A Gateway to Sindarin
|A Gateway to Sindarin|
|Publisher||University of Utah Press|
A Gateway to Sindarin: A Grammar of an Elvish Language from J.R.R. Tolkien's Lord of the Rings is a 2004 book by linguist David Salo. It reproduces all extant Sindarin fragments from published sources - both the easily available ones and the more obscure ones from linguistic journals such as Vinyar Tengwar and Parma Eldalamberon. It follows other linguistic books like Ruth S. Noel's The Languages of Tolkien's Middle-earth and Jim Allan's An Introduction to Elvish, although the book's initial popularity was largely due to Salo's involvement in The Lord of the Rings: The Motion Picture Trilogy.
When released, Thorsten Renk described A Gateway to Sindarin as "currently the best English book available on Sindarin". However, he also noted that the work on the one hand might be inaccessible to learners of Sindarin (since Salo uses a very technical language), and on the other hand not very usable by linguists (because of Salo's "lack of distinction between Tolkien-made and Salo-made historic forms)".
From the publisher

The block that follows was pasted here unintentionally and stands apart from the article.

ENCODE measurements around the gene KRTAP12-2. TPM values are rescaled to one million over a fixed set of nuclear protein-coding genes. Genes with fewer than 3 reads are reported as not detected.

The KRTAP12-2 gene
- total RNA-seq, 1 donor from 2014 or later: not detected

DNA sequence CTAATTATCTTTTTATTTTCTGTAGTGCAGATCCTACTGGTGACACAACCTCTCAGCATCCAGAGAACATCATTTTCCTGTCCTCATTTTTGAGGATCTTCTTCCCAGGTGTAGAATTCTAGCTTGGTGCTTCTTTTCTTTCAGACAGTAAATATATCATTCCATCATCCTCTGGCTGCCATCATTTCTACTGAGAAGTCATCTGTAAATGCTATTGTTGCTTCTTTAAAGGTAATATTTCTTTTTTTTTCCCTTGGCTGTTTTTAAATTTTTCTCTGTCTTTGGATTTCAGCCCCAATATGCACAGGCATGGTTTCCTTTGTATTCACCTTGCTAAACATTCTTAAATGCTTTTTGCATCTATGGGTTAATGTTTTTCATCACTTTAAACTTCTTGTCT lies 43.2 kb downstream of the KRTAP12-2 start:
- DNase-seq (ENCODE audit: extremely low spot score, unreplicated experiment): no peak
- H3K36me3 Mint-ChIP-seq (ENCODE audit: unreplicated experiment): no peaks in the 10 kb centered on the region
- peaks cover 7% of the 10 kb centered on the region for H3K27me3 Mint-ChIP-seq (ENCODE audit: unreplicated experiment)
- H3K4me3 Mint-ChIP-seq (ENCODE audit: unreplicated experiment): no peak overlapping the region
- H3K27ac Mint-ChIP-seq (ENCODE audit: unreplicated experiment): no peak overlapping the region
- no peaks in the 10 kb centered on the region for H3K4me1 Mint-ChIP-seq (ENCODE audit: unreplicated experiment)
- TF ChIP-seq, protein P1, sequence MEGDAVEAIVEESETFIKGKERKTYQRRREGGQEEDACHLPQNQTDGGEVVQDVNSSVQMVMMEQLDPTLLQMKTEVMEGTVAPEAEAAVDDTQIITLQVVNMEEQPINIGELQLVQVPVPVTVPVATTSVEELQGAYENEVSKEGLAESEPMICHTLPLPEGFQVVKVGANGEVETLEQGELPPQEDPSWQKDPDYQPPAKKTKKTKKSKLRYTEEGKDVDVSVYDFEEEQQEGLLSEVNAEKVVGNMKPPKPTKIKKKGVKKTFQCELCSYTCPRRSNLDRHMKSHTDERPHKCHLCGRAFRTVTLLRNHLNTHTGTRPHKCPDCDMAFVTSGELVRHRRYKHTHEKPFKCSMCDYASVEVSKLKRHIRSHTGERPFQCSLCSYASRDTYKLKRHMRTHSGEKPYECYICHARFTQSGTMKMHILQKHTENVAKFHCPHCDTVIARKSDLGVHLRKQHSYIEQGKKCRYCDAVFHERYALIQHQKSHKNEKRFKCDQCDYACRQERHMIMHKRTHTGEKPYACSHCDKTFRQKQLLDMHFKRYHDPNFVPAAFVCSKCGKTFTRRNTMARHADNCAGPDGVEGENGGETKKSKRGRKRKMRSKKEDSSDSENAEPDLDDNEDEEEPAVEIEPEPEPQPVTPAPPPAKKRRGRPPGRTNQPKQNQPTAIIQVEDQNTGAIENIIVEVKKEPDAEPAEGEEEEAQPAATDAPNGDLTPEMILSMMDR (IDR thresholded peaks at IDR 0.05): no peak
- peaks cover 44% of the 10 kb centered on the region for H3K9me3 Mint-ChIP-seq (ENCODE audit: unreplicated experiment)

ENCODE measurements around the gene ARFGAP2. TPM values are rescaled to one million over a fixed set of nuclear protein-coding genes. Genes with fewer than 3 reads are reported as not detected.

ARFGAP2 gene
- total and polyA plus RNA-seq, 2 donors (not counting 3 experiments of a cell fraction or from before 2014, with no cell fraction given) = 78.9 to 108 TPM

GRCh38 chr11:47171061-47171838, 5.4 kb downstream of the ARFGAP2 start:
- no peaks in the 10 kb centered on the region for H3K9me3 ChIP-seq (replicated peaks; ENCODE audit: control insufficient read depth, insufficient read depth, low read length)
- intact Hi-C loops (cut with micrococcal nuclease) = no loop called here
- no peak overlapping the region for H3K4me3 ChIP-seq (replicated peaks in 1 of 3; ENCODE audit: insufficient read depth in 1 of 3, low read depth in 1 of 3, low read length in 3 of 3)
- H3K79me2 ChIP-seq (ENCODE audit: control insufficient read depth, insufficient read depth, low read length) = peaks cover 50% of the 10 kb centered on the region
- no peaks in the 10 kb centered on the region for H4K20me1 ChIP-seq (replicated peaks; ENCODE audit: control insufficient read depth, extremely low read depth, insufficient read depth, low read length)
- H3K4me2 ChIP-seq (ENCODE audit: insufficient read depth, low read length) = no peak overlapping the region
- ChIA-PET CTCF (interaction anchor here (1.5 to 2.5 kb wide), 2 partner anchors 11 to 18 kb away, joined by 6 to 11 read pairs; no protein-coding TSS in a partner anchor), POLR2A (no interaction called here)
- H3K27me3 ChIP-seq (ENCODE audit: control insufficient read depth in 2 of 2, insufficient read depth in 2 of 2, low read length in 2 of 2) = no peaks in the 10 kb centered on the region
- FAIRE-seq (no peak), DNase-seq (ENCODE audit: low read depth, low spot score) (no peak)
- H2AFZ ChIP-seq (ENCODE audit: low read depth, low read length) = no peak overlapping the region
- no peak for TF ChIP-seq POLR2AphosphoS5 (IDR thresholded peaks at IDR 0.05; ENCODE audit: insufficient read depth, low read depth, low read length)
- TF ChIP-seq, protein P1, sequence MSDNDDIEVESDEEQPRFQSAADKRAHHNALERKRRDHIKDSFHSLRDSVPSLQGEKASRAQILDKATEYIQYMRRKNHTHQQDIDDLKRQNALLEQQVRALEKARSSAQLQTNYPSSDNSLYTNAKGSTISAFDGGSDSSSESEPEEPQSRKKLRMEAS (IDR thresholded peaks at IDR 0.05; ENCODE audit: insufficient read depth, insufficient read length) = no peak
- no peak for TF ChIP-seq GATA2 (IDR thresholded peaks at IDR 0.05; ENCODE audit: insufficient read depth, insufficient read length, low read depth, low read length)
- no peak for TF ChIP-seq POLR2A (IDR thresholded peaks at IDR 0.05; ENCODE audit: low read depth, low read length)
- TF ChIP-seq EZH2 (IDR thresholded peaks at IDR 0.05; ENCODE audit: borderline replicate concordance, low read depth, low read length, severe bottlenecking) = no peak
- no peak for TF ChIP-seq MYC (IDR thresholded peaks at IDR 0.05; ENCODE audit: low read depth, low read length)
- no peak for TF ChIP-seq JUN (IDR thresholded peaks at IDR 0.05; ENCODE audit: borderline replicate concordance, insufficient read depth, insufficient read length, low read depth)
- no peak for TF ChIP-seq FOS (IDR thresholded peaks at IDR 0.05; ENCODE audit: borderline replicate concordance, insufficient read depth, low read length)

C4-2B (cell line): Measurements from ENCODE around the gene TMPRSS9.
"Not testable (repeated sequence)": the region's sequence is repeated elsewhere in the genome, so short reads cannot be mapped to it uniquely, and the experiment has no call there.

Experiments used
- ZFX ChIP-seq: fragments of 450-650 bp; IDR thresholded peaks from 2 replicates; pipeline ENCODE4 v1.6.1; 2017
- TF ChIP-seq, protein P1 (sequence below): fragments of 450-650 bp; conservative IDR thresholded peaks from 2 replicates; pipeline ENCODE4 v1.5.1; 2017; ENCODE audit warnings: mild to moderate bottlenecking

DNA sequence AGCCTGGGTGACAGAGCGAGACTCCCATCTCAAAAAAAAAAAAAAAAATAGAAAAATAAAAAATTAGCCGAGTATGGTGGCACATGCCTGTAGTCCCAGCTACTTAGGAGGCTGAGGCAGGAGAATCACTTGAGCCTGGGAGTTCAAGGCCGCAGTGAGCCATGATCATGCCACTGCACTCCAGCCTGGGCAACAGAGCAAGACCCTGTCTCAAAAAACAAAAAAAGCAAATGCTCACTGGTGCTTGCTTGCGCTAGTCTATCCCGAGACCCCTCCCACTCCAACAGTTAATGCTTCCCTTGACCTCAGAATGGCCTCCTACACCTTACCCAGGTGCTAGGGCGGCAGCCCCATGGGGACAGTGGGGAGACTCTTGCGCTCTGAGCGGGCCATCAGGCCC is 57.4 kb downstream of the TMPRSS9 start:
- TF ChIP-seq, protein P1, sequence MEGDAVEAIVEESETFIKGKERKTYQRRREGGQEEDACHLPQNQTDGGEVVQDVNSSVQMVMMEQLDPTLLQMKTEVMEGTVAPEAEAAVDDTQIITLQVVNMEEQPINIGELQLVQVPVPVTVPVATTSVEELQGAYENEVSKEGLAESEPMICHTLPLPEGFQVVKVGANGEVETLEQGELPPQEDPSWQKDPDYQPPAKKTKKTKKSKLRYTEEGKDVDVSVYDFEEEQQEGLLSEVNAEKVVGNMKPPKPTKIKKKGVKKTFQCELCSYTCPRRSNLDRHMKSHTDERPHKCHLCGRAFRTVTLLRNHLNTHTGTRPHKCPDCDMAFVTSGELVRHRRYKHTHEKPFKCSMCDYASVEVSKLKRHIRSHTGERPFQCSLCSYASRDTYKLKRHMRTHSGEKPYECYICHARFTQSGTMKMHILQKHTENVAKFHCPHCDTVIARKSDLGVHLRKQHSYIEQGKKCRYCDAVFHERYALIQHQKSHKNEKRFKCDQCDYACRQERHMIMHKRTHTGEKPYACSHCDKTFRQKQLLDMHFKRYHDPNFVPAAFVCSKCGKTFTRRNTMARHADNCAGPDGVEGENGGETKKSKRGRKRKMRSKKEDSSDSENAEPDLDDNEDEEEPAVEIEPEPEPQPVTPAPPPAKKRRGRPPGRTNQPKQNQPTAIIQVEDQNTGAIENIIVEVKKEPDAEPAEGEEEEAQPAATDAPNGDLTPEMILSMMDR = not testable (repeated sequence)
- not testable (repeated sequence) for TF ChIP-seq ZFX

From the 1910s to the 1970s, author and linguist J.R.R. Tolkien worked at creating plausibly realistic languages to be used by the creatures and characters in his novels. Like his other languages, Sindarin was a new invention, not based on any existing or artificial language. By the time of his death, he had established fairly complete descriptions of two languages, the "elvish" tongues called Quenya and Sindarin. He was able to compose poetic and prose texts in both, and he also constructed a lengthy sequence of changes for both from an ancestral "proto-language," comparable to the development of historical languages and capable of analysis with the techniques of historical linguistics.
In A Gateway to Sindarin, David Salo has created a volume that is a serious look at an entertaining topic. Salo covers the grammar, morphology, and history of the language. Supplemental material includes a vocabulary, Sindarin names, a glossary of terms, and an annotated list of works relevant to Sindarin. What emerges is homage to Tolkien's scholarly philological efforts.
The cover features a gateway, styled like the Doors of Durin. On the bow, Tengwar in Beleriandic mode read "Annon na Edhellen", which is a Neo-Sindarin translation of the book's title. On the bottom, an altered version of Elu Thingol's heraldic device is shown.
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